Dead Space 3 takes a new direction

The third outing of EA¿s intergalactic thriller trades horror for action, but anyone hoping to be as terrified as they were during the first two might be disappointed

Dead Space 3.
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Dead Space 3
Electronic Arts
PS3, Xbox 360, PC

In space, so they say, nobody can hear you scream. That is probably great news for anyone on the International Space Station who might have been playing Dead Space 1 or 2 – both of which offered the sort of terrifyingly creepy claustrophobia that had gamers wishing they had kept the lights on.

But while the first two games in Electronic Arts’ sinister Alien-esque series were all about inching forward on corridors of decaying spaceships, looking out for shadows as multi-limbed creatures emerged from ventilation shafts, the third outing takes a wholly different direction, following in the footsteps of Resident Evil 6, by trading out-and-out scares for action.

Once again, you take up the reins of Isaac Clarke, the beleaguered ship systems engineer repeatedly tasked with saving the human race (although he’s now sporting a rather fancy Mass Effect channelling suit, so he looks up to the job). And again, his time is spent largely trying to mow down the Necromorphs – reanimated and mutated human corpses infected with an alien virus (think Edward Scissorhands but less loveable). This time, however, it’s less about “oh God what’s around the corner”, and more charging forward guns blazing.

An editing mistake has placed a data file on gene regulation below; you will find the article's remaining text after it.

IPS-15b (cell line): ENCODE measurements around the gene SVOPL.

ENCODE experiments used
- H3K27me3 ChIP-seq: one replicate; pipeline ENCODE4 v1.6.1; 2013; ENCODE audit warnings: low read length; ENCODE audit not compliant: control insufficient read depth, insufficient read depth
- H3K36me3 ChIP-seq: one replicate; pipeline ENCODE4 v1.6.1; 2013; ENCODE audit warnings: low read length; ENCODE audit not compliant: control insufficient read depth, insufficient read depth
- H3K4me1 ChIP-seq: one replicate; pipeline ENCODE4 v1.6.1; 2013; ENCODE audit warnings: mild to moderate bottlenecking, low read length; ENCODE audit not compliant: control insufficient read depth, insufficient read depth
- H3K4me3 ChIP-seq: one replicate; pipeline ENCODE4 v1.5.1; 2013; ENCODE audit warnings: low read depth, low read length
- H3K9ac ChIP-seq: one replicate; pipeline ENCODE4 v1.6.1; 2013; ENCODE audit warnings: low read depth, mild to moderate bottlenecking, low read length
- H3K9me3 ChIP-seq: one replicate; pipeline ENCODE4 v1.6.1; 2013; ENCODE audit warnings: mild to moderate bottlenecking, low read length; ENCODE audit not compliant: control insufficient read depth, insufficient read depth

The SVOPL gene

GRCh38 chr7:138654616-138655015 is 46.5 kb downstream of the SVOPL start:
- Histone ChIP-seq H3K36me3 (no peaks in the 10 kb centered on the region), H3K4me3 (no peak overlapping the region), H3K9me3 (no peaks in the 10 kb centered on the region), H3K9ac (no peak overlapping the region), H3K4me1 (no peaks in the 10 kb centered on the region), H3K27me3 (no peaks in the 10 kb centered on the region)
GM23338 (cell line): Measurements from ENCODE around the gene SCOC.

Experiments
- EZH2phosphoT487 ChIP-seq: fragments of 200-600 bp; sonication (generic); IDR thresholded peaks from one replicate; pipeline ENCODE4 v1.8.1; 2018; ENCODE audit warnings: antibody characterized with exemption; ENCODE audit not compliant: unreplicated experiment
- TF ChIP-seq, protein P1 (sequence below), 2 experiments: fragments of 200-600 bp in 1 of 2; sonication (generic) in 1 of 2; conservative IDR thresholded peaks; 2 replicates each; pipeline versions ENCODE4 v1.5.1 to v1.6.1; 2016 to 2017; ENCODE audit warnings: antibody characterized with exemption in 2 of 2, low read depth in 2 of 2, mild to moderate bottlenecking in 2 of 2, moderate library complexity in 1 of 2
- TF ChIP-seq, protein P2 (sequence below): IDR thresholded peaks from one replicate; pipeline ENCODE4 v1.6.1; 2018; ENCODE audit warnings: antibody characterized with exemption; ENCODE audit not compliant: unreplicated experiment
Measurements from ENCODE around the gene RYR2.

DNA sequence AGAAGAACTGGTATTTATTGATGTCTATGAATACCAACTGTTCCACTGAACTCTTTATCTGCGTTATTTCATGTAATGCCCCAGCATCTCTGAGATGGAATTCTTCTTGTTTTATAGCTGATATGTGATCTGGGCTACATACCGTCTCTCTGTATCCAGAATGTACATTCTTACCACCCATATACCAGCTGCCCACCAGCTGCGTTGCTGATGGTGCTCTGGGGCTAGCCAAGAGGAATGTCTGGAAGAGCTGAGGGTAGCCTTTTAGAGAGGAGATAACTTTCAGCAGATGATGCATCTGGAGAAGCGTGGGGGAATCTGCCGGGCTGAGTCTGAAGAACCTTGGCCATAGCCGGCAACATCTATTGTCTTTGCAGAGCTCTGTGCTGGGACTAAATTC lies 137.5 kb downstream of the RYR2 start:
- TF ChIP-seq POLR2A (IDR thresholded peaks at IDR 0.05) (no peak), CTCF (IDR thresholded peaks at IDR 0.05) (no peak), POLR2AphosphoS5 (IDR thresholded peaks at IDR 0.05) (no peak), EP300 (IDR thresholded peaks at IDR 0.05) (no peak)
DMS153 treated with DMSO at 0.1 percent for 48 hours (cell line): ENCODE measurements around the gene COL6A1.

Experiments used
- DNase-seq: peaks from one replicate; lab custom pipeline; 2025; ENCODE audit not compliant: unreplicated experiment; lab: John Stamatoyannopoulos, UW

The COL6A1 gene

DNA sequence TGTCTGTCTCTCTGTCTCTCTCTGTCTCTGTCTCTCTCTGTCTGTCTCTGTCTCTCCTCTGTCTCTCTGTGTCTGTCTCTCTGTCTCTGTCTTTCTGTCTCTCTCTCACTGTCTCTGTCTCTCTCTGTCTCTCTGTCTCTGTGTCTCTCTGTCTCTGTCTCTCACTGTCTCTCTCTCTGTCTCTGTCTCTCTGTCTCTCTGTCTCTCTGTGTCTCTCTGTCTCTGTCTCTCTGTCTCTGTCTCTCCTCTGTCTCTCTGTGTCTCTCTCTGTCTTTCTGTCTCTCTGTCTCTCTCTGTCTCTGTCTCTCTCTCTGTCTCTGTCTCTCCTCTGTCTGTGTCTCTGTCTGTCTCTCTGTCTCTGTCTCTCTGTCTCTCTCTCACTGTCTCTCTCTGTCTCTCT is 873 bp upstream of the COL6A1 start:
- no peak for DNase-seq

There are still moments likely to make gamers jump in their seats, largely thanks to the atmospheric sound effects showcasing every creak and scream, and the genuinely monstrous nature of the baddies who will crawl towards you even when you’ve shot their legs off. But it’s really a different experience, with fewer hair-raising opportunities. And this is only amplified in the new co-op option, which shatters the idea of isolation, in that you’ve got a buddy fighting alongside you. It’s all solid fun and, indeed, some of the co-op missions are the game’s best and you learn more about the characters as you go, but that uniquely sinister feeling that sent shivers down spines the first time is all but gone.

There are some genuinely cool advancements, though. The weapons-crafting system has been dramatically enhanced with a whole heap of mix-and-match options involving a gun’s frame, core, tip and attachments that can be assembled on workbenches from bits of debris found lying about. It is a bit confusing (and anyone buying the limited-edition version gets the best gun anyway), but is a nice extra.

Now into his third title, Isaac Clarke seems no longer the unwitting sci-fi hero of before. New body armour aside, he moves quicker and has a dodge roll among his moves, and the (baffling) plot has him actually selected as the man to save humanity rather than just falling into it, as you do. In the first 20 minutes, he’s waging street warfare and charging along the top of a train while taking out baddies, quite different from finding he’s among the last survivors on a spaceship.

Despite the switch to action, the game is still as slick as ever, the graphics superb and overall playability up there with the best. There’s no denying Dead Space 3 is a hugely enjoyable shooter with a raft of clever features, set pieces and missions. But gamers looking to be genuinely terrified in ways made so special in the first two should probably look elsewhere. Or at least not worry about playing in the dark.